Figure 4 shows China’s production since 2005. As just stated, global steel production was up by 3.1 percent in three months through August year-over-year and China was up by 7.8 percent, both with negative momentum. The updated OECD data shows China’s capacity in 2018 to be 1,023,400,000 metric tons, and the WSA reported China’s production to be 924,752,000 metric tons, which yields a capacity utilization of 90.4 percent. This is much higher than we had previously thought. In the three months June through August, world steel production excluding China contracted by 2.1 percent.

Figure 5 shows the growth of China’s steel production since January 2013 and Figure 6 shows the growth of global steel excluding China. China’s domination of the global steel market is increasing and in each month April through August for the first time had an annualized production rate of over one billion metric tons.

Figure 7 shows the growth of China’s share of global steel production, which in August was another all-time high of 55.9 percent.

The April 2019 WSA Short Range Outlook (SRO) for apparent steel consumption in 2018 and 2019 is shown by region in Figure 8. The WSA forecasts global steel demand will reach 1.735 billion metric tons in 2019, an increase of 1.3 percent over 2018. (Note the essence of this piece is crude steel production, therefore the numbers are greater than for steel consumption, which relates to rolled products.)

Figure 9 is a schematic from the WSA showing the relative production of the major steel producing nations in August.

SMU Comment: In October, the WSA will update its forecast of finished steel consumption in 2019 and 2020 and the IMF will update its Global Economic Outlook. Both these reports are likely to indicate a slowdown in which case global steel production will be negatively impacted in the coming months. In 2019, the U.S. growth pattern is slowing as the effect of fiscal stimulus declines. Construction and manufacturing growth is expected to moderate. Investment in oil and gas exploration is also expected to decelerate.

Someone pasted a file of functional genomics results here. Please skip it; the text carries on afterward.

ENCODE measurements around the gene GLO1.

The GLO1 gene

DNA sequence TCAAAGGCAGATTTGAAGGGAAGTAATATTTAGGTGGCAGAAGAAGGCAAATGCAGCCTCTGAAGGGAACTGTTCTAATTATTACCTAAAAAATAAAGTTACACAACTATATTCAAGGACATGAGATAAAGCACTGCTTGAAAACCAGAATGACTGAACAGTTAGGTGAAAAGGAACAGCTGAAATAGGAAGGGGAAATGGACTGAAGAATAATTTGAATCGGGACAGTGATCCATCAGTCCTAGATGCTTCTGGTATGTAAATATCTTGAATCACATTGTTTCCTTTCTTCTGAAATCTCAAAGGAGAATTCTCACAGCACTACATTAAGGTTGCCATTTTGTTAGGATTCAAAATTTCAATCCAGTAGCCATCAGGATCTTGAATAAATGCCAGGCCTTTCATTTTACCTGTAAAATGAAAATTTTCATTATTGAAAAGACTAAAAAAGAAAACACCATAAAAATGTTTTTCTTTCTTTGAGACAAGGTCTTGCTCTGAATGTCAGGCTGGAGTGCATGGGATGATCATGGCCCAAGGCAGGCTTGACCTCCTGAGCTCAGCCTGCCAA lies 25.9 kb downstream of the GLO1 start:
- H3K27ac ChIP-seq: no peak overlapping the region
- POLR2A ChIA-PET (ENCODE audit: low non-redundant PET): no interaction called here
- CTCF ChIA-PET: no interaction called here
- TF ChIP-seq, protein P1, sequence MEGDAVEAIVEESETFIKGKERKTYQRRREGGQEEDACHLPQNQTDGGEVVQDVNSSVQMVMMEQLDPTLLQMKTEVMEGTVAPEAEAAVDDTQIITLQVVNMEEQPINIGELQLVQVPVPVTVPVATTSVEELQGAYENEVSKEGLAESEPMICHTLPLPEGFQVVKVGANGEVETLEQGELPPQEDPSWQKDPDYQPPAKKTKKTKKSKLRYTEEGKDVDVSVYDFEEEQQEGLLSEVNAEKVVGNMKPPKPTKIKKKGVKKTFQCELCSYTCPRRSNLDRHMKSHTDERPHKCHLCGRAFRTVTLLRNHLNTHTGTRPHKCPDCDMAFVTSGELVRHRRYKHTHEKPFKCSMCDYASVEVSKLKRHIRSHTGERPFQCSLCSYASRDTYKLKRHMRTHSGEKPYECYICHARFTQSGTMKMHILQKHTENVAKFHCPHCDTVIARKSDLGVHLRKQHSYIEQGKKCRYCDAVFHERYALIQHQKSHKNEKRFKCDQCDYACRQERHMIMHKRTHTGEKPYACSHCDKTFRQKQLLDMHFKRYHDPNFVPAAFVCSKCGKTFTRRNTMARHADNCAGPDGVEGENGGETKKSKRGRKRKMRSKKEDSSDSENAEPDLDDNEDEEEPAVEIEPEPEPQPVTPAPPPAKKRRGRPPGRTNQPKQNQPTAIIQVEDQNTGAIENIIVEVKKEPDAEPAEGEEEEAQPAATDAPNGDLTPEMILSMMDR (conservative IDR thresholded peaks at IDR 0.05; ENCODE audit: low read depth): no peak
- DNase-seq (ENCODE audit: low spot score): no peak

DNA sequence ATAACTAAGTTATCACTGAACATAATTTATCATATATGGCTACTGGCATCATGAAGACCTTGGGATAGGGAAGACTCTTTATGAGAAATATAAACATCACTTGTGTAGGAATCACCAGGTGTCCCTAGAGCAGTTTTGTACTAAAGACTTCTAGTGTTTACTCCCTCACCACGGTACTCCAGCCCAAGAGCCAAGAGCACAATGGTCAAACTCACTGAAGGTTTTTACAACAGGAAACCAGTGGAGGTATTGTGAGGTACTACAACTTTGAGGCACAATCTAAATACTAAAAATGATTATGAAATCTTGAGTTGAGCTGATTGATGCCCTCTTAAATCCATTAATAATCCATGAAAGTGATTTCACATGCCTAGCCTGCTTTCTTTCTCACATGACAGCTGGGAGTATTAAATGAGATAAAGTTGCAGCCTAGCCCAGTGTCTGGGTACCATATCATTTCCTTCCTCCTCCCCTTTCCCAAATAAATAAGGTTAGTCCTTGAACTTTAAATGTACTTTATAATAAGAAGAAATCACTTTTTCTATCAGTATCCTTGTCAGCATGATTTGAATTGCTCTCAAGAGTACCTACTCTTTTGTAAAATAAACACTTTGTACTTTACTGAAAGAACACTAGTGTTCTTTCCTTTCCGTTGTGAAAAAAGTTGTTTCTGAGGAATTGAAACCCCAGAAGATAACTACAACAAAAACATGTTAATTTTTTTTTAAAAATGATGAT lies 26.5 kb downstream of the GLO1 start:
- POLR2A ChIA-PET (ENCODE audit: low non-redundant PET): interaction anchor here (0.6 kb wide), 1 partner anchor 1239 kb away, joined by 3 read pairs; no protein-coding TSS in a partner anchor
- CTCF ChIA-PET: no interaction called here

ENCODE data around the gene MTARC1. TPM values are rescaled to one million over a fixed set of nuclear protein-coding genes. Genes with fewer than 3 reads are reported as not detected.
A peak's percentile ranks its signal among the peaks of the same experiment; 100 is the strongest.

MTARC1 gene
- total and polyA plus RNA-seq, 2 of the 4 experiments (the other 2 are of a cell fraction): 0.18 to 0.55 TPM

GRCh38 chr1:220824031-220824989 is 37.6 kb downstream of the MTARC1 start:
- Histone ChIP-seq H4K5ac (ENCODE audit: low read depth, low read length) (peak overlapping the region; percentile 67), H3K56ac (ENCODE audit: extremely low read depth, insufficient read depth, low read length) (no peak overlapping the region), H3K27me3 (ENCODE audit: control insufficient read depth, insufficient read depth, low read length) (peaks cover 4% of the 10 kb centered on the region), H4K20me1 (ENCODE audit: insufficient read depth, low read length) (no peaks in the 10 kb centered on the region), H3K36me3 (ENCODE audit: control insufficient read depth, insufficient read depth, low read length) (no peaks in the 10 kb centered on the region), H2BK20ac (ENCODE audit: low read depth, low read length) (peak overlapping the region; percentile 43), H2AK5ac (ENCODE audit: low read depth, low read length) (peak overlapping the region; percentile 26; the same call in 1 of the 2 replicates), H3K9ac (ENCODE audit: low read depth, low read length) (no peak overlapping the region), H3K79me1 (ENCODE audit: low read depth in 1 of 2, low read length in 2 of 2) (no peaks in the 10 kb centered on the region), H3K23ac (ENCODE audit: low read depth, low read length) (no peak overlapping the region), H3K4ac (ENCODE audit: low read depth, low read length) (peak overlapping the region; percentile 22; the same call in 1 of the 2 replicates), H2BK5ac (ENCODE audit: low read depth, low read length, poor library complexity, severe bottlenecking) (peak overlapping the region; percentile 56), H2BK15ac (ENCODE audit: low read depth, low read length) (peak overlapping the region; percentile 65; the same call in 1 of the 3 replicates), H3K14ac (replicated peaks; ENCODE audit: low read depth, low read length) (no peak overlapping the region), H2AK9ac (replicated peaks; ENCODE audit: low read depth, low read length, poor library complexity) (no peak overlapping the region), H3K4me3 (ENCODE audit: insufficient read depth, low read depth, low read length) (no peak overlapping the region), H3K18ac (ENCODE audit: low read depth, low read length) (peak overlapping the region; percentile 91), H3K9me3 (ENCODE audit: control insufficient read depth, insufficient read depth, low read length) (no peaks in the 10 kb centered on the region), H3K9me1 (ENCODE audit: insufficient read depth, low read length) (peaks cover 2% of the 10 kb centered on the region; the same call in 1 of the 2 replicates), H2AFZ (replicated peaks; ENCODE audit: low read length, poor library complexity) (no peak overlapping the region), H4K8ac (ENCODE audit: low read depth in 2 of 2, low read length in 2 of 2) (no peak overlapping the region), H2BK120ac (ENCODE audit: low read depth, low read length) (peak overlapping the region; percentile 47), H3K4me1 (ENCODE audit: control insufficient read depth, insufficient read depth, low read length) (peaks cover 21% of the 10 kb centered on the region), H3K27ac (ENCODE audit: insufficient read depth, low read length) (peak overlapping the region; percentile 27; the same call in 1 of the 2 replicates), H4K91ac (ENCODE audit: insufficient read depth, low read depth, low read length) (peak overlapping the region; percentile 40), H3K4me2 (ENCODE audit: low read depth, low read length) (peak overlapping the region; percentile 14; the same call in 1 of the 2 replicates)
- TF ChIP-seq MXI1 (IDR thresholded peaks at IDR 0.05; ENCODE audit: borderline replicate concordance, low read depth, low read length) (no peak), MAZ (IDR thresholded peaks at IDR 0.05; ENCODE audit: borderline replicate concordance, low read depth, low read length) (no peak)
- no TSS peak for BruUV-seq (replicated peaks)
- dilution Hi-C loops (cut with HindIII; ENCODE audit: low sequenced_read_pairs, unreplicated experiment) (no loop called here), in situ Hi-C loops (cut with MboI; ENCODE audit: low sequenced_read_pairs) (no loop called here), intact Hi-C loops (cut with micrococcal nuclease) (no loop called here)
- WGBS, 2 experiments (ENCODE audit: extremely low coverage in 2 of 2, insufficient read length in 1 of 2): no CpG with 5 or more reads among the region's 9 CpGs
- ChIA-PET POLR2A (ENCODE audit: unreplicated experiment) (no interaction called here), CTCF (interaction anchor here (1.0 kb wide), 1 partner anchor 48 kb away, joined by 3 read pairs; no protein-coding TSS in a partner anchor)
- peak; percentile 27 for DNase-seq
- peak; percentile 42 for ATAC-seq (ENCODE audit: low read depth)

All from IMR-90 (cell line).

This analysis is based on data made public monthly by the World Steel Association. The WSA is one of the largest industry associations in the world. Members represent approximately 85 percent of the world’s steel production, including over 160 steel producers, national and regional steel industry associations and steel research institutes.

OECD Statement: The Secretariat of the OECD Steel Committee provides monitoring reports on crude steelmaking capacity developments on a regular basis, using a wide range of publicly available and commercial data sources. This paper presents an updated overview of regional capacity trends, including an assessment of gross capacity additions in the period until 2021, as well as information on cross-border capacity investments. The latest available data suggest that global steelmaking capacity (in nominal crude terms) declined marginally in 2018. While investment and closure data from the first half of 2018 had suggested the possibility of a slight increase in global steelmaking capacity for the year as a whole, incoming information on closures as well as recent reports indicating that some investment projects were postponed have led to a slight downward adjustment in the estimate for year 2018 global steelmaking capacity. However, many investment projects continue to take place around the world and others are in the planning stages. Should these projects be realized, global steelmaking capacity could increase by approximately 4-5 percent between 2019 and 2021 in the absence of closures, amounting to additional capacity ranging from 88 million to 110 million metric tons during this period. Asia is expected to experience a considerable increase in steelmaking capacity over the next few years, while many capacity additions are also planned in the Middle East region. The information on announced investment projects also suggests that steelmaking capacity in the other regions could also increase somewhat in the coming years.